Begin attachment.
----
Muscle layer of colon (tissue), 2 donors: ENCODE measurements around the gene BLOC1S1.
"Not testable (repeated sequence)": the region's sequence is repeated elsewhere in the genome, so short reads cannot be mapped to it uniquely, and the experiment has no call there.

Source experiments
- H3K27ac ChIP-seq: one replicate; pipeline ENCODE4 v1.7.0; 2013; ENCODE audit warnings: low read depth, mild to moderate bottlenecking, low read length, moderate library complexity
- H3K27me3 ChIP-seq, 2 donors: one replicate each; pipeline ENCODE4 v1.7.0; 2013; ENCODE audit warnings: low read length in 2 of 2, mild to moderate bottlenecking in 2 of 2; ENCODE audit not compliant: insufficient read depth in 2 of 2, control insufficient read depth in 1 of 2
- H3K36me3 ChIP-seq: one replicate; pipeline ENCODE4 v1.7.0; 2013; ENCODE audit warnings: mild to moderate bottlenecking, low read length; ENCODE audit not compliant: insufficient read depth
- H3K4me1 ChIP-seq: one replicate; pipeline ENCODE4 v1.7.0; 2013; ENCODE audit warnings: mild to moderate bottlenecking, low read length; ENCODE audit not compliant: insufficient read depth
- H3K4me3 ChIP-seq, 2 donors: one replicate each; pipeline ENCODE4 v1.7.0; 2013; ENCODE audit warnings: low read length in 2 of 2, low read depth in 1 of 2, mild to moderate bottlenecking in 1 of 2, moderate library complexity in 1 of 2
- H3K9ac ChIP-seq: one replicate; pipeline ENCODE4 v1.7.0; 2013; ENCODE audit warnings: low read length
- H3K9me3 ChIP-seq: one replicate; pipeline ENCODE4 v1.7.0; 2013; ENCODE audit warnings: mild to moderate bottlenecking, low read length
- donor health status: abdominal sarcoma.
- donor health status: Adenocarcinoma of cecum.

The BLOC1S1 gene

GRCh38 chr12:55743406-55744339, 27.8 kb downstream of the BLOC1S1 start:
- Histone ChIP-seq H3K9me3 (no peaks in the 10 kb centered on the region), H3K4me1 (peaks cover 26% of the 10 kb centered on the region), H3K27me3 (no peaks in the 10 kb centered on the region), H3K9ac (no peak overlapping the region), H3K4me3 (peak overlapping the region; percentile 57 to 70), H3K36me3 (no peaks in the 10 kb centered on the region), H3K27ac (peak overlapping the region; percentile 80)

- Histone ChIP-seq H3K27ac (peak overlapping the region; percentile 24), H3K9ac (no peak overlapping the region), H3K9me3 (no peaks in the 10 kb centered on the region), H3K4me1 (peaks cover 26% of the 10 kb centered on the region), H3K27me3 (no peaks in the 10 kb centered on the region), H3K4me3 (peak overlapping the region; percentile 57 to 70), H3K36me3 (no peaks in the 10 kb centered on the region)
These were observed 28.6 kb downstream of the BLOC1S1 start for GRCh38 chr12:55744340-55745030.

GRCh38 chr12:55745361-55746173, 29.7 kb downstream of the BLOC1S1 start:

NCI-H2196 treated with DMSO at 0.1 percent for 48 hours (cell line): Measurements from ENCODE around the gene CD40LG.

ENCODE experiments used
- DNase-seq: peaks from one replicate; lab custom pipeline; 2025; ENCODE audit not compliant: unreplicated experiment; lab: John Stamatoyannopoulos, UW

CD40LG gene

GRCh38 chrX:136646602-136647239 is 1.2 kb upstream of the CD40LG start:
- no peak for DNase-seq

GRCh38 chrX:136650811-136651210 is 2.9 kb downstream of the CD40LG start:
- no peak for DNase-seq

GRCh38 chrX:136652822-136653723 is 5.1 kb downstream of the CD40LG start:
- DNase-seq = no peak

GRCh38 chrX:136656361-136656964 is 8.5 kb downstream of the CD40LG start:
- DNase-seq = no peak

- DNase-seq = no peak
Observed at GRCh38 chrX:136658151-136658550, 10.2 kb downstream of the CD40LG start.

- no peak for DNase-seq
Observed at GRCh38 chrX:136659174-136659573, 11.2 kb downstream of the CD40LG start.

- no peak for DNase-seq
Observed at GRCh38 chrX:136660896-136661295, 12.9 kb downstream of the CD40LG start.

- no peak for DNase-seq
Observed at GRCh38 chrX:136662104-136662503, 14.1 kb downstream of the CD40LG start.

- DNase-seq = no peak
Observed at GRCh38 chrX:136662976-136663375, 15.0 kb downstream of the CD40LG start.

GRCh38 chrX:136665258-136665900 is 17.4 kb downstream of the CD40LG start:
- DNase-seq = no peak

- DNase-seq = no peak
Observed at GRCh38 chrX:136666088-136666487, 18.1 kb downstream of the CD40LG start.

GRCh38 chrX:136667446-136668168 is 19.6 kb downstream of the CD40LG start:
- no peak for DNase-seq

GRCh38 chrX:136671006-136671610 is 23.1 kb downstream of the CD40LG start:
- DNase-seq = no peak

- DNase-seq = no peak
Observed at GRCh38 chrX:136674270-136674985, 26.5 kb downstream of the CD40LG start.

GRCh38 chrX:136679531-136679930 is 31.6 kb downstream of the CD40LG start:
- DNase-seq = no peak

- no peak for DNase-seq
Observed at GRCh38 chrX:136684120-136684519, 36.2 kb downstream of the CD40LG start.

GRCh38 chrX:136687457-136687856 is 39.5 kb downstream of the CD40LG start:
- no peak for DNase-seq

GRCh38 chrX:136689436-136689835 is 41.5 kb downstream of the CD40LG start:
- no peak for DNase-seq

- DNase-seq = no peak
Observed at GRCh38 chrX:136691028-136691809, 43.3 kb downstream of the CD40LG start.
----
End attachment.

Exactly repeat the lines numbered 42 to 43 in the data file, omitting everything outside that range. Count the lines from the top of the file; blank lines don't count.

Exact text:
- DNase-seq = no peak

- DNase-seq = no peak